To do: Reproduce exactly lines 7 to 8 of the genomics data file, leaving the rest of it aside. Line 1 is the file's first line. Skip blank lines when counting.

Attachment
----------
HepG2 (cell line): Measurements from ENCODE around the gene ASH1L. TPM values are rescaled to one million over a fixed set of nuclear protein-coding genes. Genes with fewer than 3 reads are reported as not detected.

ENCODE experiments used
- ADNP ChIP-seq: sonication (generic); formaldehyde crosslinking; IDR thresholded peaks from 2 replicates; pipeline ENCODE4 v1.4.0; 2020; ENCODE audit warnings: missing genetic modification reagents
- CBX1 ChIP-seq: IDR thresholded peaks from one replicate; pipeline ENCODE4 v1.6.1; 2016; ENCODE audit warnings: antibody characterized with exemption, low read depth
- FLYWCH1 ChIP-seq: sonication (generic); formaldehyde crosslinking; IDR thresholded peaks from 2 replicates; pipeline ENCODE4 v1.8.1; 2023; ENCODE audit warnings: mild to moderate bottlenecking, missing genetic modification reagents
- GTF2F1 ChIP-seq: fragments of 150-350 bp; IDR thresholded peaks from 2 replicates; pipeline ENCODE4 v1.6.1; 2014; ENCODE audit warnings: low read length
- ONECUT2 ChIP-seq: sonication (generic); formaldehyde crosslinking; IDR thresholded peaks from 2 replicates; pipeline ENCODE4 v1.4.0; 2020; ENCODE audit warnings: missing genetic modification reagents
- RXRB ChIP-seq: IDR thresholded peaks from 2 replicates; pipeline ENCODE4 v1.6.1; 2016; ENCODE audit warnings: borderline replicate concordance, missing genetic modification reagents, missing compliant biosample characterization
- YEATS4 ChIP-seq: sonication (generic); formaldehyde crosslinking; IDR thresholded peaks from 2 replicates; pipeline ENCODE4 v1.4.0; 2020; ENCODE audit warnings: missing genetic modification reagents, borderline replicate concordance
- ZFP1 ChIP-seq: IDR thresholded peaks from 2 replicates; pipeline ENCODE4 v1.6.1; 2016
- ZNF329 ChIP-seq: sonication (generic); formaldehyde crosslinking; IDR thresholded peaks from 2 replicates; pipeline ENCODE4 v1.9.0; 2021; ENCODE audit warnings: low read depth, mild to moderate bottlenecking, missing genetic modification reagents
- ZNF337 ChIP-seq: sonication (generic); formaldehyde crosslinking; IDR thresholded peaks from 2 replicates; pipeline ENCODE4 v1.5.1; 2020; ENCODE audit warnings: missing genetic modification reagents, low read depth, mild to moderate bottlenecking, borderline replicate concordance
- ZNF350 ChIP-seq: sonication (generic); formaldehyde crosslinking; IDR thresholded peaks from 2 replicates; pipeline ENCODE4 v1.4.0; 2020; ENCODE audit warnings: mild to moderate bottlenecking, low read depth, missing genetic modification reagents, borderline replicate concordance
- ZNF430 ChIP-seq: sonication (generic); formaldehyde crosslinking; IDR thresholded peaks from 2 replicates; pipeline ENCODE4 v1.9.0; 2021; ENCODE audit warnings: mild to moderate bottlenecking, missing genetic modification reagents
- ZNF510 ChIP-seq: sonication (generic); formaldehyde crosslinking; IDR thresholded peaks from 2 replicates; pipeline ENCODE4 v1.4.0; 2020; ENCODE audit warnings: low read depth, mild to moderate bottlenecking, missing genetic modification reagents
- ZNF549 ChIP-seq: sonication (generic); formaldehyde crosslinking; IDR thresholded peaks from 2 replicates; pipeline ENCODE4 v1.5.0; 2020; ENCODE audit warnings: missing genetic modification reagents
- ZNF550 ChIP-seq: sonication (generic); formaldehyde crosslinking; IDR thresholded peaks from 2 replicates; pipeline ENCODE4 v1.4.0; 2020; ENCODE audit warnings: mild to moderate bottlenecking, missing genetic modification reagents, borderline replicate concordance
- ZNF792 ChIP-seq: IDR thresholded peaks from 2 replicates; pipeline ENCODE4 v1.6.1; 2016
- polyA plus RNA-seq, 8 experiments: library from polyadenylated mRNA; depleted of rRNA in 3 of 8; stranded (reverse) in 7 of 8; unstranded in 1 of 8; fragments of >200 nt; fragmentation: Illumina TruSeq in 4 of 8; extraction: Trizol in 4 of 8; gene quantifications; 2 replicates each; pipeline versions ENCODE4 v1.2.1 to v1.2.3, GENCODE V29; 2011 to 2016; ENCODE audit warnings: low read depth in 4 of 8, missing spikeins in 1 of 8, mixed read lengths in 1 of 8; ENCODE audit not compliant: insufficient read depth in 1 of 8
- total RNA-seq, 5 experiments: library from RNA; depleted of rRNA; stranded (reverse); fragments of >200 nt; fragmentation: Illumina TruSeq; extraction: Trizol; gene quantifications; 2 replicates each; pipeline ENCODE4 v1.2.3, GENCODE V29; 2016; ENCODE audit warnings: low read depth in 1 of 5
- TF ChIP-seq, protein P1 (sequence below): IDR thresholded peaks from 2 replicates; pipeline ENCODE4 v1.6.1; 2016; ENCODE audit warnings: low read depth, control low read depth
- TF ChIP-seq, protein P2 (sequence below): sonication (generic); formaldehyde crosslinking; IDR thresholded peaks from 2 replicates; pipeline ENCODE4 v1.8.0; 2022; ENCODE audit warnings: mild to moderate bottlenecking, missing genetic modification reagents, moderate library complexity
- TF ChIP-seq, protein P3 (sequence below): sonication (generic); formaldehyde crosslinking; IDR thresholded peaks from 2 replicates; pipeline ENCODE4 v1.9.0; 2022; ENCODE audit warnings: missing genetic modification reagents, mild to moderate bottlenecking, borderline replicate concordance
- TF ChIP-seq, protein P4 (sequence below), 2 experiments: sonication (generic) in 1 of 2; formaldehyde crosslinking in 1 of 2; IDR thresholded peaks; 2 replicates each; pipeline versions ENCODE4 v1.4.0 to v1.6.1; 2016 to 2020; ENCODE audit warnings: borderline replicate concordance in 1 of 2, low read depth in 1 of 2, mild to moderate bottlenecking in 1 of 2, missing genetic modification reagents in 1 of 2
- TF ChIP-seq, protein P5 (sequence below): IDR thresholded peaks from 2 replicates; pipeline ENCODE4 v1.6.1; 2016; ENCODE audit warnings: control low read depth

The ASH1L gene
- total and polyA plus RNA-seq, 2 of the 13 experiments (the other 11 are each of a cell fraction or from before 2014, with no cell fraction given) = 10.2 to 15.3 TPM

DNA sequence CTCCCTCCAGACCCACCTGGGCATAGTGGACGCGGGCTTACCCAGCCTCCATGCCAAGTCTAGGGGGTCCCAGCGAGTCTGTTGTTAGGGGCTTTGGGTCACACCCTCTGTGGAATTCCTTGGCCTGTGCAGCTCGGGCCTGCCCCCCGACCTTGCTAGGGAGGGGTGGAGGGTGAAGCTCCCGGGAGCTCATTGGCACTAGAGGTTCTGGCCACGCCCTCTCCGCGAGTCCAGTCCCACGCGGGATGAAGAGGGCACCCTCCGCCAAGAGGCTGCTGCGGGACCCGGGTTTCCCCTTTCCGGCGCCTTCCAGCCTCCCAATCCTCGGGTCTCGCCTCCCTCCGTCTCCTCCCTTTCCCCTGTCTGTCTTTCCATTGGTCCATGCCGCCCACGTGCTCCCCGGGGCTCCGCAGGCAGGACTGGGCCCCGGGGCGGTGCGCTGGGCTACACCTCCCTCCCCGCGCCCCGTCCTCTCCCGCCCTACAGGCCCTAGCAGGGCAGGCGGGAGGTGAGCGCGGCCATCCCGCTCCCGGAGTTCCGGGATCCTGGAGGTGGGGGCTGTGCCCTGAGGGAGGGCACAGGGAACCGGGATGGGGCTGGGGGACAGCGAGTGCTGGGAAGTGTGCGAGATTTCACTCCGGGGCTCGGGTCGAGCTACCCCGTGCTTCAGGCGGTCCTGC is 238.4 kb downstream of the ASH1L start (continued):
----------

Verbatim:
- ONECUT2 ChIP-seq: sonication (generic); formaldehyde crosslinking; IDR thresholded peaks from 2 replicates; pipeline ENCODE4 v1.4.0; 2020; ENCODE audit warnings: missing genetic modification reagents
- RXRB ChIP-seq: IDR thresholded peaks from 2 replicates; pipeline ENCODE4 v1.6.1; 2016; ENCODE audit warnings: borderline replicate concordance, missing genetic modification reagents, missing compliant biosample characterization